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Summary:

Parallels Desktop 6 makes it easy to run an alternate OS on any Mac in a virtual machine. Those needing to run Windows will find it makes using OS X and Windows side-by-side a solid experience. Parallels Mobile for iOS brings Windows to the iPad.

Parallels Mobile iPad featured

Parallels Desktop 6 makes it easy to run an alternate OS on any Mac in a virtual machine. Those needing to run Windows will find it makes using OS X and Windows side-by-side a solid experience. Parallels Mobile for iOS allows one-tap access to the virtual machine running on the Mac, and turns the Windows virtual machine into a touch-optimized system on the iPad, iPhone and iPod touch. In this video, we show it in action, operating Windows 7 Ultimate on the iPad using Parallels Mobile.

Parallels Mobile turns Windows 7 into a fully touch-optimized system that can be operated with simple finger taps on the screen. The system is a snappy performer and supports panning, pinch and zoom and has a special Windows onscreen keyboard for accessing special functions. Take a look at the video and see how Parallels Mobile can make accessing Windows (or other OSes) over Wi-Fi and 3G connections as simple as touching the screen. Don’t miss our review of Parallels Mobile to find out how to get it going on your iPad.

Related content on GigaOM Pro (sub. req’d): Can Anyone Compete With the iPad?

  1. Your headline is misleading. Windows is not running on the iPad, it is running in a virtual machine hosted on a Mac. The iPad application is just a fancy remote desktop application similar to VNC or RDP of which there are already many available in the app store.

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    1. Don’t think of it as “Running Windows on iPad” think of it as “Parallels Mobile on iPad”. “Running Windows” clarifies what exactly Parallels Mobile is doing.

      That’s how I read the headline anyways.

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  2. This is totally awesome and will enable the mighty mighty iPad to conquer those old-school closed-minded corporate IT departments. Apple will now put the CONTROL stamp on the Enterprise with the iPad controlling the entire corporate infrastructure REMOTELY and HANDHELD as it should be. Thanks Steve and maybe more dummies in the IT department will finally wake up and see the endless possibilities of this truly magical device. BOOM.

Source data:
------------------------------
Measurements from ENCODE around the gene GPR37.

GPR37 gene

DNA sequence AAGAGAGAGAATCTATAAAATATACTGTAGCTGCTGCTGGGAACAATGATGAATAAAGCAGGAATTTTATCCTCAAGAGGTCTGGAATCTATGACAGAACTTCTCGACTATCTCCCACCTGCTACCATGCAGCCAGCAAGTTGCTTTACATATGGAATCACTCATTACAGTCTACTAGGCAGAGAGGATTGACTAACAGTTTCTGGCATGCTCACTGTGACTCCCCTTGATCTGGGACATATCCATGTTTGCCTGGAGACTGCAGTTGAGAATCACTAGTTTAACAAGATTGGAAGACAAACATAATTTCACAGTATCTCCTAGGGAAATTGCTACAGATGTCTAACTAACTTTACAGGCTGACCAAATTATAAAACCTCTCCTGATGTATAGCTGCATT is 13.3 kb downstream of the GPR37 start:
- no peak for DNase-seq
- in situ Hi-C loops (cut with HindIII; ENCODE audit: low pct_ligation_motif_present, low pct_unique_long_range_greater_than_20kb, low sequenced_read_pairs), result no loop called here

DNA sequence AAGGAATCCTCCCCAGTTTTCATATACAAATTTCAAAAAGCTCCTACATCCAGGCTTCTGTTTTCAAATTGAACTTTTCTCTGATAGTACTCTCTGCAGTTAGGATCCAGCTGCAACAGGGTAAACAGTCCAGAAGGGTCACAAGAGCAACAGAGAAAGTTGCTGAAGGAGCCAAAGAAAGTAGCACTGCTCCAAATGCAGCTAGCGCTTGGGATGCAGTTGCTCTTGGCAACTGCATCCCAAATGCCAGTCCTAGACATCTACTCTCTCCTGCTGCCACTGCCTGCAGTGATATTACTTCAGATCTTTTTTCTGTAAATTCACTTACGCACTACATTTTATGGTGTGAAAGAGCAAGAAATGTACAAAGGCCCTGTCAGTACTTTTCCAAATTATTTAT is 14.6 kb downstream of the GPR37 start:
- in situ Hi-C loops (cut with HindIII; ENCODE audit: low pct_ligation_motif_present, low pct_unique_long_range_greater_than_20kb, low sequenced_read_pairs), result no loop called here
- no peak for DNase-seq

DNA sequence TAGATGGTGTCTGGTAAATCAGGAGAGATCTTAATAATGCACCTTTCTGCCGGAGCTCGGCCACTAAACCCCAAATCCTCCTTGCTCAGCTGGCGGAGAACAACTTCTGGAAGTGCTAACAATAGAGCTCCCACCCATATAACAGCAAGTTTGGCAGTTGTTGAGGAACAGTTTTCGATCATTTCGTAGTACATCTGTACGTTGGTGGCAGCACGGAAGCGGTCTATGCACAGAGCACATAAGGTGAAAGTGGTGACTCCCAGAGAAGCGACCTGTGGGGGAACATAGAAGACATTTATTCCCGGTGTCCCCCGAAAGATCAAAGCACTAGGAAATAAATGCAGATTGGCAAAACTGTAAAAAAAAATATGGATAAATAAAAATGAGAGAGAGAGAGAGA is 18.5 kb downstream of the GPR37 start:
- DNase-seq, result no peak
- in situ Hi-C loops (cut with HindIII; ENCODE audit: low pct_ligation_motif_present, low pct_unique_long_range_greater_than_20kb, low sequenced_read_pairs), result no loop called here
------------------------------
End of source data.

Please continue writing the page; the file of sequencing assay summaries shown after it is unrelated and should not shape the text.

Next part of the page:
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  3. So, what’s the difference between this, and having VNC on your guest OS (or even on a native OS), while using any of several existing VNC clients for the iPad.

    This really doesn’t seem noteworthy to me in any way. If it was “the virtual host is running on the iPad itself” that could be interesting. Someone did that with Bochs and (I think) Windows95, but you have to be a developer to install it. I’d love to see that expanded to something like Ubuntu (or a very light linux distribution).

    But, a glorified VNC session? yawn

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    1. This is designed for those already using Parallels Desktop. It adds the remote capability with a free app that requires nothing else, including any outside service such as LogMeIn. Nothing more, nothing less.

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  4. For direct acces to Windows 7 on my iPad, i use the free app TeamViewer. So i get the full screen of my PC outside and i interact from the iPad.

    And to have the iPad screen on my PC, i use the free TightVNC on the PC, while Veency is running on my jailbroken iPad.

    Best regards !

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  5. The idea is interesting, but its value (financially and practically) may be limited.

    Financial: Let’s see, its a free App but it relies on you already having blown $80+ dollars on Parallels 6, $250+ on a full, legal version of WinOS to install via the program and, of course, you’ve already blown the big bucks on a Mac or an iPad/iPhone/Touch. Someone want to re-define ‘free’?

    Practical: So, what exactly would one work on using a Touch and a ‘virtual’ WinOS? Eye Strain ‘R Us.
    If this doesn’t give you the ability (one hopes) to have access to and save to a larger storage location and be able to, say, print directly via Parallels, you’re still stuck using a ‘companion’ device with limited storage and capabilities that will eventually need syncing to a real computer to make this worthwhile.

    Really?

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